The skin findings are usually seen in on part of the skin on the lower limbs, but can be on upper limbs or trunk, and less often, on the face. CMTC is usually confined to one part of the skin, on one limb, or on one side of the body. In rare cases, CMTC covers the whole body. The skin symptoms of CMTC typically get better over time and there are no known long-term complications of this condition.[3][2]

CMTC can also be found associated with other birth defects or as part of other syndromes as well.[3] 

This table lists symptoms that people with this disease may have. For most diseases, symptoms will vary from person to person. People with the same disease may not have all the symptoms listed. This information comes from a database called the Human Phenotype Ontology (HPO) . The HPO collects information on symptoms that have been described in medical resources. The HPO is updated regularly. Use the HPO ID to access more in-depth information about a symptom.

Medical Terms Other Names
Learn More:
80%-99% of people have these symptoms
Abnormality of the upper limb
Arteriovenous malformation
Cutis marmorata
Short lower limbs
Short legs
Skin erosion
30%-79% of people have these symptoms
Aplasia/Hypoplasia of the skin
Absent/small skin
Absent/underdeveloped skin

[ more ]

Retinal detachment
Detached retina
Telangiectasia of the skin
5%-29% of people have these symptoms
Arterial stenosis
Narrowing of an artery
Accumulation of fluid in the abdomen
Asymmetric growth
Uneven or disproportionate growth of one body part compared to another
Blue nevus
Capillary hemangioma
Strawberry birthmark
Cognitive impairment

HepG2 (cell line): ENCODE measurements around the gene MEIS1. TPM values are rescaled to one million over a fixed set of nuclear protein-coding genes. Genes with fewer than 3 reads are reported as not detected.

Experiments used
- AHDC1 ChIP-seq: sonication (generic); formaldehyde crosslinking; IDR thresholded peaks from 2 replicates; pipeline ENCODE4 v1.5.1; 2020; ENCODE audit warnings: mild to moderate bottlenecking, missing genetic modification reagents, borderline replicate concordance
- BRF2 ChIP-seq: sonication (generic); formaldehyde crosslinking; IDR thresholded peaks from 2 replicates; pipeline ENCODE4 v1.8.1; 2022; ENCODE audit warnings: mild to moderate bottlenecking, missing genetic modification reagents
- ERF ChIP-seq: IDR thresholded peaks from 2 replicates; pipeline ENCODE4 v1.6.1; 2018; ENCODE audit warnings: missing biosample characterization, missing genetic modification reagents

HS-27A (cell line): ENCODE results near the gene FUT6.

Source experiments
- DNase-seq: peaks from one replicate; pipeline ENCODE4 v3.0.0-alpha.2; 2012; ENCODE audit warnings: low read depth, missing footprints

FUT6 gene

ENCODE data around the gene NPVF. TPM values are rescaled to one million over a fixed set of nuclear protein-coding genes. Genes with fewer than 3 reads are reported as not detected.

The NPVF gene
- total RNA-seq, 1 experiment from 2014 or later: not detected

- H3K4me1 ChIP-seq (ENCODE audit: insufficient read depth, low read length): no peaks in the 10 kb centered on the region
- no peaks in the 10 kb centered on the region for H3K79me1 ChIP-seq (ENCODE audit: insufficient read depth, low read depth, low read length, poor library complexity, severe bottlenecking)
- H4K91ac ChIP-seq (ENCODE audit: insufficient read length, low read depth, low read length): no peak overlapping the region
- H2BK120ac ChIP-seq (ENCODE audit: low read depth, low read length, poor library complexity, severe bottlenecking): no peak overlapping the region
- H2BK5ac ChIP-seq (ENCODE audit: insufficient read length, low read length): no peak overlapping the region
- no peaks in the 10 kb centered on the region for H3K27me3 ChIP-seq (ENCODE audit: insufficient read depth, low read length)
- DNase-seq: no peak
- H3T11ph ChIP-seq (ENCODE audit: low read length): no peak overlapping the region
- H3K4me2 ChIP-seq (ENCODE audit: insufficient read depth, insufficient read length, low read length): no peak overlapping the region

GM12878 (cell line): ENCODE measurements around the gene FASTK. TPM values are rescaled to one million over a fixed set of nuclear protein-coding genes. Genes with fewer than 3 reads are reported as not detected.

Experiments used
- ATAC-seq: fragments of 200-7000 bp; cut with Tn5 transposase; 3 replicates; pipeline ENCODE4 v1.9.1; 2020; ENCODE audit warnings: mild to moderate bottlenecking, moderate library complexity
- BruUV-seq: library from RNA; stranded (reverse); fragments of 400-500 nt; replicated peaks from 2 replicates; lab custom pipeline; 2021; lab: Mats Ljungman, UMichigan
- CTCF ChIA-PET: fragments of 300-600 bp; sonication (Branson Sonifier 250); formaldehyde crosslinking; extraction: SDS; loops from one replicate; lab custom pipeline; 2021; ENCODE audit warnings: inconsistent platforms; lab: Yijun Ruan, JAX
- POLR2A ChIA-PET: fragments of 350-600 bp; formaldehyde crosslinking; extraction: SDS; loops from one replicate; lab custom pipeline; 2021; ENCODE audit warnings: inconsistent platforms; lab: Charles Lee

Abnormality of cognition
Cognitive abnormality
Cognitive defects
Cognitive deficits
Intellectual impairment
Mental impairment

[ more ]

Displacement of the urethral meatus
Finger syndactyly
Underactive thyroid
Intrauterine growth retardation
Prenatal growth deficiency
Prenatal growth retardation

[ more ]

Little lower jaw
Small jaw
Small lower jaw

[ more ]

Multicystic kidney dysplasia
Multiple cafe-au-lait spots
Oral cleft
Cleft of the mouth
Patent ductus arteriosus
Red or purple spots on the skin
Reduced bone mineral density
Low solidness and mass of the bones
Toe syndactyly
Fused toes
Webbed toes

[ more ]

Percent of people who have these symptoms is not available through HPO
Autosomal recessive inheritance
Bowing of the legs
Bowed legs
Bowed lower limbs

[ more ]

Cutis marmorata telangiectatica congenita


The exact cause of cutis marmorata telangiectatica congenita (CMTC) is not known. It is thought that a combination of factors may contribute to the development of this condition. These factors may include diet, viral infections, and genetic factors. In a few rare cases, CMTC may occasionally run in families.[3][


Cutis marmorata telangiectatica congenita (CMTC) is diagnosed based on a clinical examination of the signs and symptoms. Additional studies may be done to look for signs of other syndromes that include CMTC.[4]


There is no specific treatment for isolated cutis marmorata telangiectatica congenita (CMTC). The skin symptoms typically fade and become less noticeable by 2 years of age, and often completely disappear by adolescence.[3][4] If treatment is necessary, it is symptom specific and supportive.